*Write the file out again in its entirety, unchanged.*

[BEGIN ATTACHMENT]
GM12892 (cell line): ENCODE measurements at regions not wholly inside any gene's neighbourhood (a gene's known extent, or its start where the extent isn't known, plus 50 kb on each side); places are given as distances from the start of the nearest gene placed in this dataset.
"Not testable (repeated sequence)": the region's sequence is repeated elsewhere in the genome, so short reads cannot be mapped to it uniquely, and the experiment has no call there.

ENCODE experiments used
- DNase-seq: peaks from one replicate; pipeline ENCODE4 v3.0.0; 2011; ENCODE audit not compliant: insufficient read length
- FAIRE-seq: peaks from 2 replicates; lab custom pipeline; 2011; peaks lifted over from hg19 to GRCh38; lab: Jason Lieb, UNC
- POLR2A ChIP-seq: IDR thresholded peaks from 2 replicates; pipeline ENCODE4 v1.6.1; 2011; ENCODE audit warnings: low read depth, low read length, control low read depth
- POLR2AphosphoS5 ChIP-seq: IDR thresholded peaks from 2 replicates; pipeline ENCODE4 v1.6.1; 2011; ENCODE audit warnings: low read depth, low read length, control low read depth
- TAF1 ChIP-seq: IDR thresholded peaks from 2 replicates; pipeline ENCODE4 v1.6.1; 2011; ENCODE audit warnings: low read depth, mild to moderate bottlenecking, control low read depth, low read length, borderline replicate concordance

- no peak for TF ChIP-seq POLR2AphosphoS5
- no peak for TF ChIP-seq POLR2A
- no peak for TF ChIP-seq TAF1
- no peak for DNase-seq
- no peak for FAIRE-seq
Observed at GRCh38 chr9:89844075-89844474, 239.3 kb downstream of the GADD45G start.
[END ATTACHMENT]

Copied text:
GM12892 (cell line): ENCODE measurements at regions not wholly inside any gene's neighbourhood (a gene's known extent, or its start where the extent isn't known, plus 50 kb on each side); places are given as distances from the start of the nearest gene placed in this dataset.
"Not testable (repeated sequence)": the region's sequence is repeated elsewhere in the genome, so short reads cannot be mapped to it uniquely, and the experiment has no call there.

ENCODE experiments used
- DNase-seq: peaks from one replicate; pipeline ENCODE4 v3.0.0; 2011; ENCODE audit not compliant: insufficient read length
- FAIRE-seq: peaks from 2 replicates; lab custom pipeline; 2011; peaks lifted over from hg19 to GRCh38; lab: Jason Lieb, UNC
- POLR2A ChIP-seq: IDR thresholded peaks from 2 replicates; pipeline ENCODE4 v1.6.1; 2011; ENCODE audit warnings: low read depth, low read length, control low read depth
- POLR2AphosphoS5 ChIP-seq: IDR thresholded peaks from 2 replicates; pipeline ENCODE4 v1.6.1; 2011; ENCODE audit warnings: low read depth, low read length, control low read depth
- TAF1 ChIP-seq: IDR thresholded peaks from 2 replicates; pipeline ENCODE4 v1.6.1; 2011; ENCODE audit warnings: low read depth, mild to moderate bottlenecking, control low read depth, low read length, borderline replicate concordance

- no peak for TF ChIP-seq POLR2AphosphoS5
- no peak for TF ChIP-seq POLR2A
- no peak for TF ChIP-seq TAF1
- no peak for DNase-seq
- no peak for FAIRE-seq
Observed at GRCh38 chr9:89844075-89844474, 239.3 kb downstream of the GADD45G start.